Sunday, July 31, 2016

Sunday

If I had no family nearby, if Ed were not by my side (or if he were to be always preoccupied from morning til dawn with a project -- like he is now), all Sundays would look like this: I would be up fairly early, I would work outside, snipping, watering, I would clean the house, I would eat a breakfast (a very solitary breakfast) and then I would either work on some writing project, or I would read, or, like today, I would catch up on computer work.

I would post photos only of my garden (not that I do not love my garden). I would give not much thought to dinner (salads were invented for people who want to throw a dinner into one big bowl). I would think about the week ahead and look carefully at my budget to make sure I could afford another toy for my grandchild (that lived far away, because remember -- I'm imagining living alone, far from family...).

My normal Sunday does not look like this, but today was not normal and indeed, the above describes it most perfectly. Ed is intensely preoccupied with bringing his machine to market (though he insisted on vacuuming -- which is his job in farmhouse-clean up and which I graciously left to him, even though I knew that in his state of tiredness and preoccupation, he would gloss over surfaces and I would have to pick up all he left behind). And the young family is coming to dinner tomorrow, not today (for reasons that I will explain tomorrow). And so I was today (nearly) alone with my flowers.

And that's pretty much all you get, so you better like flowers.

(Some colors only work well together in nature...)


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(I do a lot of maintenance work at the roadside bed...)


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(The girls follow, to see where I'm working and what I'm up to. )


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(By the driveway: frilly things, still going strong.)


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(A far corner of the Great Bed...)


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There is a precious and quite wonderful breakfast with Ed on the porch.


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... and that's it! Dinner is -- well, you know: as described above. The salad, a couple of cheeper eggs, left over corn from the corn farmers and oyster mushrooms from the market. And tomatoes from our garden! (Here's Ed, bringing in today's haul.)


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Yes, Ed did join me for dinner. I was grateful that he could stay awake. He is one tired guy.


I'll end with the flowers. Because on the last day of July, it's still all about the flowers around here.


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3 comments:

  1. Beautiful! I think I'm in a different plant zone than you, and unfortunately my daylilies are all almost through. The rebloomers, which often are short with smaller blooms, are putting forth a mild second effort.
    I don't have much left! Rudbeckia, echinacea, nasturtium, lythrum, which my autocorrect has insisted on spelling as lithium.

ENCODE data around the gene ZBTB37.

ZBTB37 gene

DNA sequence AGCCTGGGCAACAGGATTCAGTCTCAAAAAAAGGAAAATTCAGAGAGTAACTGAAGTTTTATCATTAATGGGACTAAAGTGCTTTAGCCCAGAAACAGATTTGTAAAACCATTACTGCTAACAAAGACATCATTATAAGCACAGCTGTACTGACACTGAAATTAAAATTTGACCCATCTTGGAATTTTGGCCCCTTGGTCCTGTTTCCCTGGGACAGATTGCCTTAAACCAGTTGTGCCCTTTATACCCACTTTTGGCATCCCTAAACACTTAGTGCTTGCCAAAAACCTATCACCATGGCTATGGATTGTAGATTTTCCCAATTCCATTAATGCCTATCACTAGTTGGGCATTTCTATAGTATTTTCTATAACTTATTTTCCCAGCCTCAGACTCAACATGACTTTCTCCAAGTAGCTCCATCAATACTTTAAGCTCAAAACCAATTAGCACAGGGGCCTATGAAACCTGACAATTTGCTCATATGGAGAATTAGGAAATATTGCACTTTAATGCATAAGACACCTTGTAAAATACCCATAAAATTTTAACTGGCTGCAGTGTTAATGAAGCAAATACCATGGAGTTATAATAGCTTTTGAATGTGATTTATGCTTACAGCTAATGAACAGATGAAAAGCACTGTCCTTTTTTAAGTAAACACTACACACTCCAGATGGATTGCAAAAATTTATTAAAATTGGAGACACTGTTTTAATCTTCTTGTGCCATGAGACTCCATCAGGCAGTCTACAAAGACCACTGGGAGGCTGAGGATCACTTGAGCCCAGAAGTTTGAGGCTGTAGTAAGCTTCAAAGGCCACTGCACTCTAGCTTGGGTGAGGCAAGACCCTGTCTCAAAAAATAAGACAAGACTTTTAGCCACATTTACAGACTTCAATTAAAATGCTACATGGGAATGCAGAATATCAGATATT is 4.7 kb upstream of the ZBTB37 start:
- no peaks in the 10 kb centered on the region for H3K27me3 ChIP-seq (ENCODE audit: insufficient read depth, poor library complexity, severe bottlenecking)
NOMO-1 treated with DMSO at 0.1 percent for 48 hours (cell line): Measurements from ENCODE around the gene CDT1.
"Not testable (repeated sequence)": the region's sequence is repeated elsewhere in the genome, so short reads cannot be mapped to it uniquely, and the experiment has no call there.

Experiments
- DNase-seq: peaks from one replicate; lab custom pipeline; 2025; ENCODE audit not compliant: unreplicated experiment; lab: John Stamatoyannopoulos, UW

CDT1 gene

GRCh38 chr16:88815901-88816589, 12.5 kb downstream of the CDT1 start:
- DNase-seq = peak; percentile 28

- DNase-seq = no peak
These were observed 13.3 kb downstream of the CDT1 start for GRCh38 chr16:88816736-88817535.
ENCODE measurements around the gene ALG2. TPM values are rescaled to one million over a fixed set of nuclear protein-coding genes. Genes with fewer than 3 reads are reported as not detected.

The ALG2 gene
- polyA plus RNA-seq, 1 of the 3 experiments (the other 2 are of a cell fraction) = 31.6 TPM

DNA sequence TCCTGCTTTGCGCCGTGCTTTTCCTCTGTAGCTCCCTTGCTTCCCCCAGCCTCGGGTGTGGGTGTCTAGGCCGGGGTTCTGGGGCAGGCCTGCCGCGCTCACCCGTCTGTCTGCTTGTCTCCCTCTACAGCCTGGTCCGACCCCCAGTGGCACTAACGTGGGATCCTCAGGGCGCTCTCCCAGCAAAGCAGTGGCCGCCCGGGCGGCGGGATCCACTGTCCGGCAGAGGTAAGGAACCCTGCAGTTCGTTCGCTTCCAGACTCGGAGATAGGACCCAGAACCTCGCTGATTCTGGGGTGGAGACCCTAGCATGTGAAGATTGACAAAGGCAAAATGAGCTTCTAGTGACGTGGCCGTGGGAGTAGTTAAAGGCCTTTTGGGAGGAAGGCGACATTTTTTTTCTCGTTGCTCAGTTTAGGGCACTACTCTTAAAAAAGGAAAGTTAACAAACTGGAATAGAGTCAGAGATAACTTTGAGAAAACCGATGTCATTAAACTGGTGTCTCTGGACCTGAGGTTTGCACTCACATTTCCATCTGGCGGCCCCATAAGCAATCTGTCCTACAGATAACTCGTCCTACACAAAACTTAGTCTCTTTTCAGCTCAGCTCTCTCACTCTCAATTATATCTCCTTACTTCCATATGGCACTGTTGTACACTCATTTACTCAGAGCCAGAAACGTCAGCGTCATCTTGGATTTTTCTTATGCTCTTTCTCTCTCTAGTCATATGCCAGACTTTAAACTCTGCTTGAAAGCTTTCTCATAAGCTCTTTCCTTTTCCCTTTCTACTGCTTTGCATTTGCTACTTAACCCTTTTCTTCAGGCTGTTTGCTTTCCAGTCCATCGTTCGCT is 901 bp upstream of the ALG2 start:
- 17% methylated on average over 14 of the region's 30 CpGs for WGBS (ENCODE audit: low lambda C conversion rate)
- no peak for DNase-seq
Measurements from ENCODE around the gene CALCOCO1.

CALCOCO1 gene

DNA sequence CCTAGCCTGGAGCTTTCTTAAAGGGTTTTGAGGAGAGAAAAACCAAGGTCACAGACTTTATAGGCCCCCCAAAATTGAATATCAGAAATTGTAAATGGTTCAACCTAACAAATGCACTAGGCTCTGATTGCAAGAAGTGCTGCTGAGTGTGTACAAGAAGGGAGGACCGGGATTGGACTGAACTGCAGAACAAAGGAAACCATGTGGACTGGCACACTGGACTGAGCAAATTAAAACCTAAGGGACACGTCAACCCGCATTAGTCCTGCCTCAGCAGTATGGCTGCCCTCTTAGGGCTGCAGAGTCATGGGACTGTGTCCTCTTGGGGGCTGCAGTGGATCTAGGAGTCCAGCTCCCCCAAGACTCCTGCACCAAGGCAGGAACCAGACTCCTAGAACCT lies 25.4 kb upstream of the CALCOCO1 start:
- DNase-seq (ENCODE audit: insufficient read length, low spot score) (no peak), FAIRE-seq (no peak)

Lots of hosts and ferns in the shade. I only have to look at a fern to feel my shoulders go down. Didn't even know they needed to go down.
    Must have been on the phone with my mother again. ;)

    Deadheading the lilies is one thing. Not necessary, but I do it too. It's easy and satisfying. However, all the strappy lower foliage that turns yellow, then brown, ach, I am ready to just leave them be. Is that something you have to clean up as well? Do you feed them (lilies) ? Do you top-dress in spring or fall?
    But YES, the girls are worth it!

    We do have summersweet shrubs coming on, filling the side yard with their spicy fragrance.

    We have been busy in the kitchen this weekend, cooking or dehydrating a great bounty from the garden: roma tomatoes, cherry tomatoes, pear tomatoes, chard, zucchini, squashes, peppers, herbs, and more. It was so hot outside, we didn't mind working in the kitchen, along with our good playlists and good wine.

    Tomorrow everything needs a drink. The water bill is high. Send some rain our way, would you please?

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    Replies
    1. I try to snag a few more views of a "most perfect garden," but it's getting harder. I have about 10% of day lilies that are july/august bloomers. These are still going strong of course, but the others -- forget it. They're done. The rebloomers have had an especially poor rebloom this year -- exactly as you say: short, stubby, forgettable.

      Deadheading is hard for two reasons: first -- why bother these days, but secondly and more importantly -- the bugs this week are intense! I step into a flower patch and dozens of them swarm up! Yuk. This is the time when it's best to enjoy what's left of the garden from behind a screen.

      I'll send you the rain once we've had our share. This weekend I watered all of the beds. That took forever.

      This year I tried to anticipate the "end of summer garden doldrums" by sowing annual seeds. The cosmos did okay in some places, not so great in others. Nasturtium, -- ditto. The gaura is my go to flower for a consistently long blooming period. The rest -- eh. Out front the strawberries and cream hydrangea is a champ. Some of the coreopsis are still plentiful. As are a few of the late blooming phlox. And the false sunflowers are great now. Too, I should get the asters to pick up the tail end of summer.

      I can't believe it really is, garden-wise, the tail end of summer...

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    2. A friend of mine weaves baskets from that brown lower foliage of daylilies... a quick online search turns up lots of info about that. Her baskets are really cool!

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